Whooping cough is a highly-contagious, life-threatening upper respiratory infection known for affecting infants and small children. Its main symptom is uncontrollable, violent coughing that can make it hard to breathe. A deep "whooping" sound is often heard when the patient tries to inhale.
Although it used to affect mainly infants and young children, most are now immunized so most cases are seen in adolescents and adults.
This upper respiratory infection is caused by Bordetella pertussis or Bordetella parapertussis bacteria. It spreads through tiny airborne bacteria-containing droplets that result from an infected person coughing or sneezing.
Symptoms initially mimic those of the common cold, and start about one week after exposure to the bacteria. Serious symptoms begin about 1-2 weeks later, involving severe bouts of coughing, vomiting, and even unconsciousness. Infants can suffer choking spells.
In children over 6 months old, the cough often ends with a "whoop" noise as the patient tries to catch a breath. This noise is rare among the very young and adults.
Further symptoms include a runny nose, fever that is usually slight (under 102F / 38.9C), diarrhea (which can increase dehydration), and nose bleeds.
Whooping cough should be suspected when vomiting occurs along with coughing. Diagnosis can be difficult when the symptoms are not obvious; in the very young, similar symptoms can be caused by pneumonia.
Diagnosis can be confirmed by having a mucus sample analyzed in a laboratory. However, this takes time and treatment is often started before the diagnosis is certain.
Patients under 18 months old need constant supervision in case their breathing stops. Hospitalization should be considered, particularly for infants with severe cases. Hospital treatments include a high-humidity oxygen tent, intravenous fluids (if coughing makes drinking difficult), sedatives for young children.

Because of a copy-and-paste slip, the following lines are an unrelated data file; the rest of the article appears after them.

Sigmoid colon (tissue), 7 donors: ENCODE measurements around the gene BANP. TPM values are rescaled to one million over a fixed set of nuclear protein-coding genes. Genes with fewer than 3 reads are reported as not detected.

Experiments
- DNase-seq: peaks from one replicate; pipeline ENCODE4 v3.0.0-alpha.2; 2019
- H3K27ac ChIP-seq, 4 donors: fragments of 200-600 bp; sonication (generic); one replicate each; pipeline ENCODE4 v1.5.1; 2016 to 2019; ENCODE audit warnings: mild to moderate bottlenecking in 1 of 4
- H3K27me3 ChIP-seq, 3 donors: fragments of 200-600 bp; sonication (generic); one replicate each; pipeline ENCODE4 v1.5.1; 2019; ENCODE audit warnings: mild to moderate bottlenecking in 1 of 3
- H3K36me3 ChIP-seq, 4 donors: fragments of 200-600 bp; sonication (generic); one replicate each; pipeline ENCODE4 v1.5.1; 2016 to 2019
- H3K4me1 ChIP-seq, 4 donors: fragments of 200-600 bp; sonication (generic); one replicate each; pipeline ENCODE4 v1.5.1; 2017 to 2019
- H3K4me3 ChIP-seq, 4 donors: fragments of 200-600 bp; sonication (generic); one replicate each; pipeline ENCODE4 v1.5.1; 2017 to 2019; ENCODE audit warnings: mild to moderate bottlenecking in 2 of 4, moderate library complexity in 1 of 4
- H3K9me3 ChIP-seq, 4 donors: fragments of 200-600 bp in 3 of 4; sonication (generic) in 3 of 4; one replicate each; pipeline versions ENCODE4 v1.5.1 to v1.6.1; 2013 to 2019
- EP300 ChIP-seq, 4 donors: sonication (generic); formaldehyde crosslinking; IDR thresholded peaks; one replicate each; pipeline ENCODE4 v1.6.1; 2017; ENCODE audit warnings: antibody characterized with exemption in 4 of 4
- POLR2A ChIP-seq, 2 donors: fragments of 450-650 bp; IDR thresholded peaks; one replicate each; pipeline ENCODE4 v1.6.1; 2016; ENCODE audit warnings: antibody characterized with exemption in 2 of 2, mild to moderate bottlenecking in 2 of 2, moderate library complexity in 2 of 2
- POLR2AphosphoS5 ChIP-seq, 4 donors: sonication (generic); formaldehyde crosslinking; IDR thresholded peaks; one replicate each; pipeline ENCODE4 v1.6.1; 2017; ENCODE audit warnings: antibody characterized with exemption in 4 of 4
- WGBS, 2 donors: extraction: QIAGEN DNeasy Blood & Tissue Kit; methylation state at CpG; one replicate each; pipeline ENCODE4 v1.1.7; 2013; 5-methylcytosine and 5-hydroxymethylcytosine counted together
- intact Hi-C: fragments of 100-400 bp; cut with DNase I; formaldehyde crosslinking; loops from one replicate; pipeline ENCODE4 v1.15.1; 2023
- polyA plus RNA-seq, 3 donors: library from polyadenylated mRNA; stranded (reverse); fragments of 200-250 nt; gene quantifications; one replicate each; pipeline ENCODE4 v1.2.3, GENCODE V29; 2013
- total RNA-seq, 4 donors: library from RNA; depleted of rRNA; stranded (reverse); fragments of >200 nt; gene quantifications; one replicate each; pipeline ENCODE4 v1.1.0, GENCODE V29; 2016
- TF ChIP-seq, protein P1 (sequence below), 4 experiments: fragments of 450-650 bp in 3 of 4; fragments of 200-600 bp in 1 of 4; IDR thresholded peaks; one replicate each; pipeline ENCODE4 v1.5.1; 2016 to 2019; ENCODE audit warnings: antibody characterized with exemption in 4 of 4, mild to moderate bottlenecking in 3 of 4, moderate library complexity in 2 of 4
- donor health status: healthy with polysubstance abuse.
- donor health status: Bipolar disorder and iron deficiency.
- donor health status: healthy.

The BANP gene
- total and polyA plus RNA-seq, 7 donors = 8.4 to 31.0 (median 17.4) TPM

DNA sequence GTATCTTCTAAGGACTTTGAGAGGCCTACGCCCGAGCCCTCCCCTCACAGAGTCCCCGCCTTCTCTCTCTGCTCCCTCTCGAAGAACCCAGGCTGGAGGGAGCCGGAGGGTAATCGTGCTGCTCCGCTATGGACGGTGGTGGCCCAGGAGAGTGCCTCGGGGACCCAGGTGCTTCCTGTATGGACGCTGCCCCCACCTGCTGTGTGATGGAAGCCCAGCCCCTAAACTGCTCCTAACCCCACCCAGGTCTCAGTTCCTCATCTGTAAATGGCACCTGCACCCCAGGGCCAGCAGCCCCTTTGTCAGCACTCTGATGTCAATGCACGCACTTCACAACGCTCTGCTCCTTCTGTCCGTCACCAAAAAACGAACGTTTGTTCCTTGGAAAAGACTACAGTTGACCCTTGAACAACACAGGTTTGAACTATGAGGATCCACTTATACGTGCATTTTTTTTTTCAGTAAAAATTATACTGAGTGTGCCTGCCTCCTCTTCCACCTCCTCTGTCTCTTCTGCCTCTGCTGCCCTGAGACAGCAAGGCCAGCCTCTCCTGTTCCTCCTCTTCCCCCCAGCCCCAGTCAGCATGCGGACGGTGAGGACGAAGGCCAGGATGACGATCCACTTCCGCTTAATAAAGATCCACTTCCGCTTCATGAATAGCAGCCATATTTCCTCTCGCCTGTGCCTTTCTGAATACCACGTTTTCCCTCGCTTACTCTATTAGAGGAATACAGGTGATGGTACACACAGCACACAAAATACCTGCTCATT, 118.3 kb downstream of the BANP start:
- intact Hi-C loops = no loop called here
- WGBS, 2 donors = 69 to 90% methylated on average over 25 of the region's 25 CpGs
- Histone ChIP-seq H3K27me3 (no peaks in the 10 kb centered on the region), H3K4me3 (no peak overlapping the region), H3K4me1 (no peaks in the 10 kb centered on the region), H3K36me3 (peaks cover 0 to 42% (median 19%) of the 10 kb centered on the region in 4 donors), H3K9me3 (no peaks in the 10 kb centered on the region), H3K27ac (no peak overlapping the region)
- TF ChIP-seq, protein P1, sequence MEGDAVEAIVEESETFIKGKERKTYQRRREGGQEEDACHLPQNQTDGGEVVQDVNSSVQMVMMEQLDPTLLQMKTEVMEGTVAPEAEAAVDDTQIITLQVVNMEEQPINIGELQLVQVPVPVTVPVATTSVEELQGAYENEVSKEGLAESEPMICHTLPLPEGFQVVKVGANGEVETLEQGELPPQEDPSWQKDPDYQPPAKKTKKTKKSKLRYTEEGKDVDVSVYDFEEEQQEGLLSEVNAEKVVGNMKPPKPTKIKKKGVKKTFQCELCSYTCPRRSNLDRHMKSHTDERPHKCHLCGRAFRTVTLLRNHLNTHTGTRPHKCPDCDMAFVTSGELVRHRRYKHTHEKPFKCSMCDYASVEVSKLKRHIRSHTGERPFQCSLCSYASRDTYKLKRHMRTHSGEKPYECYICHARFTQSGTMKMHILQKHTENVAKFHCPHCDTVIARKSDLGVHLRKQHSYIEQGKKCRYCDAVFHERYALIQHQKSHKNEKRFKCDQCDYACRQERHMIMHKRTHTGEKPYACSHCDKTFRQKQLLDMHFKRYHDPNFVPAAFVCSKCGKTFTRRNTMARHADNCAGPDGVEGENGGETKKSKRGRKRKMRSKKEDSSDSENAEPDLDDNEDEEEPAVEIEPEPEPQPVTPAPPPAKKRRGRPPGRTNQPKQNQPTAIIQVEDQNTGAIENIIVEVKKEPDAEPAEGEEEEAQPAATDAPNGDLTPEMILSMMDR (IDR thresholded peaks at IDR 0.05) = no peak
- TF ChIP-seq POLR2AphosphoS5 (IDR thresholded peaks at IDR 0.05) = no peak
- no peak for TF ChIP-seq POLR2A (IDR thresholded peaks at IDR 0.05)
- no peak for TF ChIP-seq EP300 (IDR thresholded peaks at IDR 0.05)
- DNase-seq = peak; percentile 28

Note: Conventional cough medications (cough mixtures, expectorants, cough suppressants) should not be used.
Vaccinations are recommended for infants and children. During an outbreak, children should avoid school or other gatherings until at least 2 weeks after the last reported case.
The infection usually lasts around 6 weeks. In infants there is a marked risk of death, so close monitoring is essential.
Infants suffering from whooping cough can become dehydrated and have difficulty breathing. This is a serious disease which can cause permanent disability and even death.
Other possible complications resulting from whooping cough include pneumonia, permanent seizure disorder, ear infections, brain damage due to lack of oxygen, cerebral hemorrhage, or mental retardation.
More serious symptoms that require urgent medical attention include bluish skin (if the patient is not getting enough oxygen), apnea (episodes where breathing stops) or slowed breathing, convulsions, high fever, persistent vomiting, or dehydration.
A complete blood count may show large numbers of lymphocytes in a pertussis patient.
Antibiotics such as erythromycin help if the disease is diagnosed early. However, most patients are diagnosed too late, when antibiotics are no longer effective except in helping to reduce the patient's ability to spread the disease.
Your body is a highly complex, interconnected system. Instead of guessing at what might be wrong, let us help you discover what is really going on inside your body based on the many clues it is giving.
Our multiple symptom checker provides in-depth health analysis by The Analyst™ with full explanations, recommendations and (optionally) doctors available for case review and answering your specific questions.